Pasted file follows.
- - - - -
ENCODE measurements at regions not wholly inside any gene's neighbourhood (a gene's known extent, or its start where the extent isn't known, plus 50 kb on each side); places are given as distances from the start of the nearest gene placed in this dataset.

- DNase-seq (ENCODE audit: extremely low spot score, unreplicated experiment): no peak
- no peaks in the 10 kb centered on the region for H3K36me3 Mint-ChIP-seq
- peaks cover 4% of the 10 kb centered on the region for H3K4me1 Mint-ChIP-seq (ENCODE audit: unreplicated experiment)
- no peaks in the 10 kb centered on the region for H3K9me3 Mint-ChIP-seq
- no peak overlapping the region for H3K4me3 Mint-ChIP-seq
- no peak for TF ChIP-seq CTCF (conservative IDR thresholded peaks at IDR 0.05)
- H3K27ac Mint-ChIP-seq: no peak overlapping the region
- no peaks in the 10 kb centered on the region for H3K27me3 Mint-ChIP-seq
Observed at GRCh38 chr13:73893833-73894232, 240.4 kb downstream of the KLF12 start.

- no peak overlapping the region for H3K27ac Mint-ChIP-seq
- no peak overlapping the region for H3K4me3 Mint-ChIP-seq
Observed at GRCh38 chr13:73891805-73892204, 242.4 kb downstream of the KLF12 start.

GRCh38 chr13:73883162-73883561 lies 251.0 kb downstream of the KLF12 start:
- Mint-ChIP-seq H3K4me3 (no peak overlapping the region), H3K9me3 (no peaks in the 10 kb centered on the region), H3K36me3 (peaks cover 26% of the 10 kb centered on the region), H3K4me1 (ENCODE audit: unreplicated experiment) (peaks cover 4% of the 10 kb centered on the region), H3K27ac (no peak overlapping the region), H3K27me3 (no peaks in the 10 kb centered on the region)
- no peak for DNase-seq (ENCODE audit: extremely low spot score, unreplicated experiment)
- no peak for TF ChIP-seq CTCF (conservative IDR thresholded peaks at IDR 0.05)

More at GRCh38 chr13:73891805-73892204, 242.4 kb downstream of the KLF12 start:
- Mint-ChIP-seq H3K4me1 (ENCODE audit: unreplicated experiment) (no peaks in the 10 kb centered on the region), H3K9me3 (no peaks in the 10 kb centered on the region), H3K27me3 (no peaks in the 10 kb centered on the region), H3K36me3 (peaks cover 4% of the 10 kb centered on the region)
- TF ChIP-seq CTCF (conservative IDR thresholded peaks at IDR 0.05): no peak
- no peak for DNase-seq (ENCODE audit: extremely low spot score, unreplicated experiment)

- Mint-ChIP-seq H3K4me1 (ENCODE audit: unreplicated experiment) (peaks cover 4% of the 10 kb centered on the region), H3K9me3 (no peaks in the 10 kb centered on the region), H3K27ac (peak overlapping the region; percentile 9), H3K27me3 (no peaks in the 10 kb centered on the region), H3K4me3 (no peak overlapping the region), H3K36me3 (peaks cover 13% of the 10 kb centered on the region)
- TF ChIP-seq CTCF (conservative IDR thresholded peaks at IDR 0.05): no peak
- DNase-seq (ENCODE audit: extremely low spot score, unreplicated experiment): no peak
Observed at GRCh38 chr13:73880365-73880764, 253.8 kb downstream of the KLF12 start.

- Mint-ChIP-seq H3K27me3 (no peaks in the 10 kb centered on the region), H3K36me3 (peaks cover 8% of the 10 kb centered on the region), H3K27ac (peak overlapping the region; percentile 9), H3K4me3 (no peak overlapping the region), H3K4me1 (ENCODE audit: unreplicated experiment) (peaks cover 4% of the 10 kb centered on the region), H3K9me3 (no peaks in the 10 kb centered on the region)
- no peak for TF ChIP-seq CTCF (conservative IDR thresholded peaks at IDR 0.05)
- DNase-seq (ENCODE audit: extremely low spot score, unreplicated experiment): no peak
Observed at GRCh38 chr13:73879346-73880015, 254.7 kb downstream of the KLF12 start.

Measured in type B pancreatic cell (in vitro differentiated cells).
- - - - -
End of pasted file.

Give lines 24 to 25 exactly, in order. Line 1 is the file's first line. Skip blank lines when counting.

- DNase-seq (ENCODE audit: extremely low spot score, unreplicated experiment): no peak
Observed at GRCh38 chr13:73880365-73880764, 253.8 kb downstream of the KLF12 start.